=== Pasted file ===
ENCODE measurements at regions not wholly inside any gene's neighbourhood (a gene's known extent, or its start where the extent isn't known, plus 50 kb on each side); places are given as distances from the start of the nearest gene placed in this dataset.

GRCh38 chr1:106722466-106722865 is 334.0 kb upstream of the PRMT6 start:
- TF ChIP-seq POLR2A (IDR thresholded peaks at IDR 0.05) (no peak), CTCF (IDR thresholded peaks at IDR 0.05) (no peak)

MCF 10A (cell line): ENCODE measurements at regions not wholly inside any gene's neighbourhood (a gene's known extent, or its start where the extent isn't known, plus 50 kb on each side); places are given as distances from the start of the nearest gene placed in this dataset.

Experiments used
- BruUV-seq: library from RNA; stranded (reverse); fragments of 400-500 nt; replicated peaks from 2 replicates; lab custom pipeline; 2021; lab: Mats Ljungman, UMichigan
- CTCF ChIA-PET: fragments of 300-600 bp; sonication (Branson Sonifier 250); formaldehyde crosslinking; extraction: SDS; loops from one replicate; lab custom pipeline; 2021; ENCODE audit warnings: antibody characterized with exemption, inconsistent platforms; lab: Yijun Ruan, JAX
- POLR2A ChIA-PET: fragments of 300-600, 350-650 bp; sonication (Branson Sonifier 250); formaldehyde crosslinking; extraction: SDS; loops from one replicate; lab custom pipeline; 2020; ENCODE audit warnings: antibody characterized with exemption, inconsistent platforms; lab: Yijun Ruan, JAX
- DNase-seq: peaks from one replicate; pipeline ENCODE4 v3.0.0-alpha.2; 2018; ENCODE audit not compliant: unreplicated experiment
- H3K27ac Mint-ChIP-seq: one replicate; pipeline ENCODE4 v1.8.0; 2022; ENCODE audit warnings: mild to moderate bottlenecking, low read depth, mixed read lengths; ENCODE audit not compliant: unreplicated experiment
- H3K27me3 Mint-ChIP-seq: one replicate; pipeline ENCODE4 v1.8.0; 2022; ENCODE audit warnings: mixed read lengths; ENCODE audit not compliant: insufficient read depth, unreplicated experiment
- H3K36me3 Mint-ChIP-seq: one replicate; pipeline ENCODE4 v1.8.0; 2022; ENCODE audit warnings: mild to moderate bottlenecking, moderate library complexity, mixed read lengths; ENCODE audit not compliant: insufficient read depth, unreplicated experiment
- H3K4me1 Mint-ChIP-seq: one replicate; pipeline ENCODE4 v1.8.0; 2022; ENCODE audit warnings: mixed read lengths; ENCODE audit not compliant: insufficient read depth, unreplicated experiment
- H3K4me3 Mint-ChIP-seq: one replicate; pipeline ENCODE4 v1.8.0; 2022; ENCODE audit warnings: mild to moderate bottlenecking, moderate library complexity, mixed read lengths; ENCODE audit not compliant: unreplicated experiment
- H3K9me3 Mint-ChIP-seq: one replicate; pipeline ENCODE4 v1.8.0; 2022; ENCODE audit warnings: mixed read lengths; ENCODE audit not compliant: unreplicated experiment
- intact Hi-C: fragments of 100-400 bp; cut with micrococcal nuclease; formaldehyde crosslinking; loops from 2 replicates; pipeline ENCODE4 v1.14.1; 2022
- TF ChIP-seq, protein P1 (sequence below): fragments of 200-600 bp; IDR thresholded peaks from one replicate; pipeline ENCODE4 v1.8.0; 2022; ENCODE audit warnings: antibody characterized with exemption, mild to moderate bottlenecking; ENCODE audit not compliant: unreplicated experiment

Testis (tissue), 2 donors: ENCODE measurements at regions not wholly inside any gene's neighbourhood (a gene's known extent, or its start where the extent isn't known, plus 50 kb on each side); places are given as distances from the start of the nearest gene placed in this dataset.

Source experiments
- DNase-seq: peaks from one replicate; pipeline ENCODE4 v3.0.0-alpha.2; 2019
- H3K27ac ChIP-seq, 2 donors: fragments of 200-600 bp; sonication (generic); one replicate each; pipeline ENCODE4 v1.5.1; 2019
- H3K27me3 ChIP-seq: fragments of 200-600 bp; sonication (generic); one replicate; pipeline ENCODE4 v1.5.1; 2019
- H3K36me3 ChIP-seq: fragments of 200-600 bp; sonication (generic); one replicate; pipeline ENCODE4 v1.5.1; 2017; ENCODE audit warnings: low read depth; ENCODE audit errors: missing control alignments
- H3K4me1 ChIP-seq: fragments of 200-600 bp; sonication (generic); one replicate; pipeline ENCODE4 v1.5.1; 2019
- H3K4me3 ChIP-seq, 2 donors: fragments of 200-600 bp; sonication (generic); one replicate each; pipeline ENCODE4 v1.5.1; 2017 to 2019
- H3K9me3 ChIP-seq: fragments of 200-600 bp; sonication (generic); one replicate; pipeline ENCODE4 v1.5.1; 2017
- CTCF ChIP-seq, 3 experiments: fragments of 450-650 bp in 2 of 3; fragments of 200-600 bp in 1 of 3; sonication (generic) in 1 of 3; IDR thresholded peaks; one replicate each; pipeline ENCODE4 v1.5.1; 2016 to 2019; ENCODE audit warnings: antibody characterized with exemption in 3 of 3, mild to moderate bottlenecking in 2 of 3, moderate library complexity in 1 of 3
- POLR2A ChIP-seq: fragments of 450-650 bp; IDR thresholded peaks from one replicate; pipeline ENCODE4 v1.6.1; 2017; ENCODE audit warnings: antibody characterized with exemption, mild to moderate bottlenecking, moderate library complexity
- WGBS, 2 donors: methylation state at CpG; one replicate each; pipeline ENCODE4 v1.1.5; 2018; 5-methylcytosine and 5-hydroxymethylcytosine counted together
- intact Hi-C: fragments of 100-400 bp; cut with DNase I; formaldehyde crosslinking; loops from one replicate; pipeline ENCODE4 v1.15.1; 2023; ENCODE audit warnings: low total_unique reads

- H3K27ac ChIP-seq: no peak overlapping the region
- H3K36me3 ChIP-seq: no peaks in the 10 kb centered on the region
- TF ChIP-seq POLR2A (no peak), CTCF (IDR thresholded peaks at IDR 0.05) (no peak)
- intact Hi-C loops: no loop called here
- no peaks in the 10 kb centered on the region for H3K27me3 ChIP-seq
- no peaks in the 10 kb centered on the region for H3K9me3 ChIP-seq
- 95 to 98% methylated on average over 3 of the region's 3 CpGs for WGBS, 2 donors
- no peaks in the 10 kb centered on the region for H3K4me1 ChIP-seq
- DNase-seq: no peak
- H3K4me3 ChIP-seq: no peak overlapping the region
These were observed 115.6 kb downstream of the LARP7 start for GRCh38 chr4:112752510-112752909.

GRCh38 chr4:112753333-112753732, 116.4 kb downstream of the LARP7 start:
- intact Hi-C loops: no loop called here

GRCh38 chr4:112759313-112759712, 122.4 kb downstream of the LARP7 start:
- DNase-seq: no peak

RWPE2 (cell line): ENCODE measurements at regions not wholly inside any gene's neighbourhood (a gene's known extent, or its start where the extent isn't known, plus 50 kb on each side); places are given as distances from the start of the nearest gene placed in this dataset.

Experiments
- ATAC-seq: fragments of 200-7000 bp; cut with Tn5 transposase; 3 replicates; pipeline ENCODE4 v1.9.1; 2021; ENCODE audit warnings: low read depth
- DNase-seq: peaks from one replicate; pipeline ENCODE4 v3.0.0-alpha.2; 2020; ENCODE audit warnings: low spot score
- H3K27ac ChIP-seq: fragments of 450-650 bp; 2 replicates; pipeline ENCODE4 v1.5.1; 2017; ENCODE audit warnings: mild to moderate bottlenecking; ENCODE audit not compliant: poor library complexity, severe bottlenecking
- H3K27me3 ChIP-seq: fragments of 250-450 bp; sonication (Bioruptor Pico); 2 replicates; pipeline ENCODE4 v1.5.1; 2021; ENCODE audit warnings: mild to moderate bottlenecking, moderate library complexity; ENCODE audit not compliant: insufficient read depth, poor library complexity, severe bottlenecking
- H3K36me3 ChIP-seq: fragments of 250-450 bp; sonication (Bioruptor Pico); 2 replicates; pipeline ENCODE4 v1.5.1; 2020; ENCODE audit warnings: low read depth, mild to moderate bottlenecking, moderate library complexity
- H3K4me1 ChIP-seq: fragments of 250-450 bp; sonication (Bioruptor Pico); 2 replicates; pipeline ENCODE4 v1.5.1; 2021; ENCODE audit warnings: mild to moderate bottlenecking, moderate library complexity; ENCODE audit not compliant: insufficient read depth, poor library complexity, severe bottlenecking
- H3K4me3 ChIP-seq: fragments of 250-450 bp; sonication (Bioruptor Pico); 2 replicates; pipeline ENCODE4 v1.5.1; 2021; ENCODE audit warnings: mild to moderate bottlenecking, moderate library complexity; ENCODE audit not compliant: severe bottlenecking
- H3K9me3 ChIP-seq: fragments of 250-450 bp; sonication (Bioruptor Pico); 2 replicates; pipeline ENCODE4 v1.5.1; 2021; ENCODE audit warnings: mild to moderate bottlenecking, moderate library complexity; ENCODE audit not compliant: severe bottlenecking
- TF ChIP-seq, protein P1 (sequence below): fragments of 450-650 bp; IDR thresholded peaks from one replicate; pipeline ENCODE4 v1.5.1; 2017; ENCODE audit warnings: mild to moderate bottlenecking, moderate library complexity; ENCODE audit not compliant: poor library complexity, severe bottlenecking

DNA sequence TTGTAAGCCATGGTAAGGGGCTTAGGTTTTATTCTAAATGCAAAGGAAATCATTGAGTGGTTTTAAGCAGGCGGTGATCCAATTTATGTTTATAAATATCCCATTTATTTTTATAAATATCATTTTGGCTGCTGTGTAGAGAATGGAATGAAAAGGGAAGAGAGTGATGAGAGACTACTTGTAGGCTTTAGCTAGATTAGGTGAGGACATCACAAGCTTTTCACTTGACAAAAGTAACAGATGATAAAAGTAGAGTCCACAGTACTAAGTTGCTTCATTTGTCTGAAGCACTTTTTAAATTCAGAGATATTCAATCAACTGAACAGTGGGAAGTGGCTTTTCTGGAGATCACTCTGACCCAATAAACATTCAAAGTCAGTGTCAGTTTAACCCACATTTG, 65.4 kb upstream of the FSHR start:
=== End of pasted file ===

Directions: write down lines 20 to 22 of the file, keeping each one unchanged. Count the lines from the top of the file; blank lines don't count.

- DNase-seq: peaks from one replicate; pipeline ENCODE4 v3.0.0-alpha.2; 2019
- H3K27ac ChIP-seq, 2 donors: fragments of 200-600 bp; sonication (generic); one replicate each; pipeline ENCODE4 v1.5.1; 2019
- H3K27me3 ChIP-seq: fragments of 200-600 bp; sonication (generic); one replicate; pipeline ENCODE4 v1.5.1; 2019